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Moor or Moorish.

Which should we be
Published by newmoors at May 24, 2015

Moor or Moorish. Which should we be

By Sheik Way-El
Islam, Peace, and Greetings to you all.
In the debunking of the claims made by those who identify themselves as Moors,
we bring to you another of oft-quoted assertions used by these types. These people
are usually against the religious aspects of the Moorish Science Temple of America
and so they come up with crafty ways to to sidetrack peoples interest in the only
true Moorish movement (the Moorish Science Temple of America) by catering to
the ideals of those who claim to be conscious and reject religion or anything
associated with it. In this, we find that these groups shun using the term Moorish
and prefer to use the word Moor only.
These types reject the use of the suffix ish on Moor (Moorish) because they
feel that it means something like, sort of, kind of, etc.? Their claim is that
you cannot be something like a Moor so they do not call themselves
Moorish . Let us simply break this down for those of you who are truly seeking
to learn. The suffix -ish etymologically defines:
adjectival suffix, from Old English -isc, common Germanic(cf. Old
Norse iskr, German -isch, Gothic -isks), cognate with Greek
diminutive suffix iskos. Colloquially attached to hours to
denote approximation, 1916. (taken from the online
etymological dictionary) [added emphasis mines]
Notice that it says Colloquially attached to hours to denote approximation.
Colloquial simply denotes slang and they give the date for its usage starting from
1916. This means that prior to 1916, there was no defined usage of this term. This
evinces that using the term to denote approximation and something like cannot
be founded in any English Lexicon prior.

How is that one would not see this in their regular research? Groups of Moors who
follow the likes of Yaffa Bey, Sabir, Bey, the Amexem Moor empire, and all
other like treaty groups, whose objectives is to clearly drive people away from
the Moorish Science Temple of America, are led into falsely believing a thing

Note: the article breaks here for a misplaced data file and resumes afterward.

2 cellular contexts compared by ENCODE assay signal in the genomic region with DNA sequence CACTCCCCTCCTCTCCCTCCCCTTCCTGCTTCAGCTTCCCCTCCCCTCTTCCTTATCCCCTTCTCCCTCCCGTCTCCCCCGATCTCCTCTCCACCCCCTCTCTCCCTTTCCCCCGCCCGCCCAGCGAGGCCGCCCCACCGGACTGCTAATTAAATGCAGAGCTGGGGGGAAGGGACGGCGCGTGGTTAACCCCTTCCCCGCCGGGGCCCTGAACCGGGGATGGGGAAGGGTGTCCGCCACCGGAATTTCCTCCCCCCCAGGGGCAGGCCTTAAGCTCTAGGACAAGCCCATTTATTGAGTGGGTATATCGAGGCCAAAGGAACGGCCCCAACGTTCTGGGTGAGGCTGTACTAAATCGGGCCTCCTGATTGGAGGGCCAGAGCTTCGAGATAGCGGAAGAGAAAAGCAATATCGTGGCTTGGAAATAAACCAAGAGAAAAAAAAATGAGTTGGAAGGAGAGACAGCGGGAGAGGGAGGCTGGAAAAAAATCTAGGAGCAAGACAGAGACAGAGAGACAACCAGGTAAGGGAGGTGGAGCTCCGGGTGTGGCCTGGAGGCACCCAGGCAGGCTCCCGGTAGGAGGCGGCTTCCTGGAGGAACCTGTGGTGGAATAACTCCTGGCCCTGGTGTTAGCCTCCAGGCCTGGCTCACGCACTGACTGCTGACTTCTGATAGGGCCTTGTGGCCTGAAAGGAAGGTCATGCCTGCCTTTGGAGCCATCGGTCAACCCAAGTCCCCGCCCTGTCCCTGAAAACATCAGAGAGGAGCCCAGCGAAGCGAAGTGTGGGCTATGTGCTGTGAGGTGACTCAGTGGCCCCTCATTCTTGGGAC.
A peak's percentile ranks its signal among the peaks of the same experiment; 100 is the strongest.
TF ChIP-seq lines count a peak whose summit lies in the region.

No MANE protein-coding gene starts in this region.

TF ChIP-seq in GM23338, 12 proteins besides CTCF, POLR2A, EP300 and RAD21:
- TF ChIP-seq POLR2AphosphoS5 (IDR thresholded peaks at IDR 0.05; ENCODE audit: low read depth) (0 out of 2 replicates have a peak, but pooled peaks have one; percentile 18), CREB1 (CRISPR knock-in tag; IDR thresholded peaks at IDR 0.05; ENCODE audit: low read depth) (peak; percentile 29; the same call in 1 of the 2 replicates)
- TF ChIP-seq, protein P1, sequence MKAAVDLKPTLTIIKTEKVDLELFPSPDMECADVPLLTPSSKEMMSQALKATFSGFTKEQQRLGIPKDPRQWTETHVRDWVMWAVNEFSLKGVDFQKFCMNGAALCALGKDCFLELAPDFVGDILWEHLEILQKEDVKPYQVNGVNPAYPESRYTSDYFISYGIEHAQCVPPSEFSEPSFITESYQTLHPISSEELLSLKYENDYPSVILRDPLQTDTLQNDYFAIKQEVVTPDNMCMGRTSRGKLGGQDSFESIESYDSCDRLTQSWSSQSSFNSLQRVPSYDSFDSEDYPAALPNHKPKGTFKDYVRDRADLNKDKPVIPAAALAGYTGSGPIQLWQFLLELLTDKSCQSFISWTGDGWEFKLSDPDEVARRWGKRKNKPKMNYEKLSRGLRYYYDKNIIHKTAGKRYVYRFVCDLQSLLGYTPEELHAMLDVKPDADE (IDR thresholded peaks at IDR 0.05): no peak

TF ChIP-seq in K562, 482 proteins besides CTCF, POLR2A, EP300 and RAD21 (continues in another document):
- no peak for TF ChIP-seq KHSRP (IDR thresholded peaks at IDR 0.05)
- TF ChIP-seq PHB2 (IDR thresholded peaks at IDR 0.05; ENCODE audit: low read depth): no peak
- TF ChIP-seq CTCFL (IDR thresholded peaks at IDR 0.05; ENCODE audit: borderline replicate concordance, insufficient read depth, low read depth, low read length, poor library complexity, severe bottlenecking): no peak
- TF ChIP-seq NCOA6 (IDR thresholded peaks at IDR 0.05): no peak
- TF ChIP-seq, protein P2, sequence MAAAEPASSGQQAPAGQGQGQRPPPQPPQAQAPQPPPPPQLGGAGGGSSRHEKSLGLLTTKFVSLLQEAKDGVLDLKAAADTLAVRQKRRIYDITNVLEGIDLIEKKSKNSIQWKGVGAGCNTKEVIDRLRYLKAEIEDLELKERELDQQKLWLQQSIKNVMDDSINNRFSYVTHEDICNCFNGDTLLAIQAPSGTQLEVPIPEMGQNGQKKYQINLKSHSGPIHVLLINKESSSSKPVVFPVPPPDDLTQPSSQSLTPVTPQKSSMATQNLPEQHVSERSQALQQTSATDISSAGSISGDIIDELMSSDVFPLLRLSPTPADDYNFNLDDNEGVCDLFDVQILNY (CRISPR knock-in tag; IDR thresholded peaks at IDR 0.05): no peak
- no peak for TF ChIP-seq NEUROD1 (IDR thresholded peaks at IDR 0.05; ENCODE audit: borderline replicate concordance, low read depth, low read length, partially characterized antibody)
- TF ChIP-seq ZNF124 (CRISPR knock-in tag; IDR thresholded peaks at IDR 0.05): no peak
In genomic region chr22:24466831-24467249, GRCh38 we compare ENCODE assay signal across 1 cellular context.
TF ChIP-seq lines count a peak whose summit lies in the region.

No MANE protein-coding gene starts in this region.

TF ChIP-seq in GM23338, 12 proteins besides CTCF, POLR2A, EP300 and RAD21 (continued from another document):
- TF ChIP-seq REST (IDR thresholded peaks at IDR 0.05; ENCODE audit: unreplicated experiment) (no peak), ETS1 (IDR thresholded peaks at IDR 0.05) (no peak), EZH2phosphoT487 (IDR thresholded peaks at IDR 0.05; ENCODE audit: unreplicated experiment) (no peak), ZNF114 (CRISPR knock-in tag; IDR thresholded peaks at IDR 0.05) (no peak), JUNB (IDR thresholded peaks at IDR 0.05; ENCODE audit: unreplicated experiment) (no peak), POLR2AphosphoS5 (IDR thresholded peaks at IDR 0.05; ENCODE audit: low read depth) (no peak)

because the people teaching it to them appear to be authorities on the subject.
To understand the suffix -ish and what it means, now that we know and understand
that the original meaning of -ish does not mean something like or
approximation in NORMAL USAGE, we have to look at the general meaning of
the word.
1: of, relating to, or being chiefly in adjectives indicating
nationality or ethnic group <Finnish>
2 a : characteristic of <boyish> <Pollyannaish>
b : inclined or liable to <bookish> <qualmish>
3 a : having a touch or trace of <purplish> : somewhat<darkish>
b : having the approximate age of <fortyish> (taken from
Merriam Webster online dictionary)
Notice that the very first definition gives you the actual intended meaning of the
suffix -ish as the etymology breaks down, and that is relating to or belonging
to and is used chiefly in identifying nationality or ethnic groups and they give the
example of Finnish. We are Moorish and so now we understand the general
applied meaning of the suffix -ish as it relates to the Moors and why it is connected
to the name Moor; belonging to the Clean and Pure nation.
Let us now review the first thing that we noticed in the etymological breakdown
for -ish when it is called an adjectival suffix. Suffixes change word class, e.g.
from verb to noun or noun to adjective, but they can also change
meaning. Adjectives are words that describe or modify another person or thing in
the sentence. An adjectival suffix like -ish, modifies the noun. Example.

The man is a Moor (Moor is the singular noun).

I can tell by the mans name, manner of dress, and customs, that he is
Moorish (Moorish is the adjectival suffix that shows that the man belongs to a
people who share the same customs)

This is 5th grade grammar. Anybody teaching that they are not Moorish, because
the suffix -ish means kind of/sort of shows you the level of comprehension of
the person that is teaching for he or she clearly lack comprehension and proper
research methodology.
Grand Sheik Way-El
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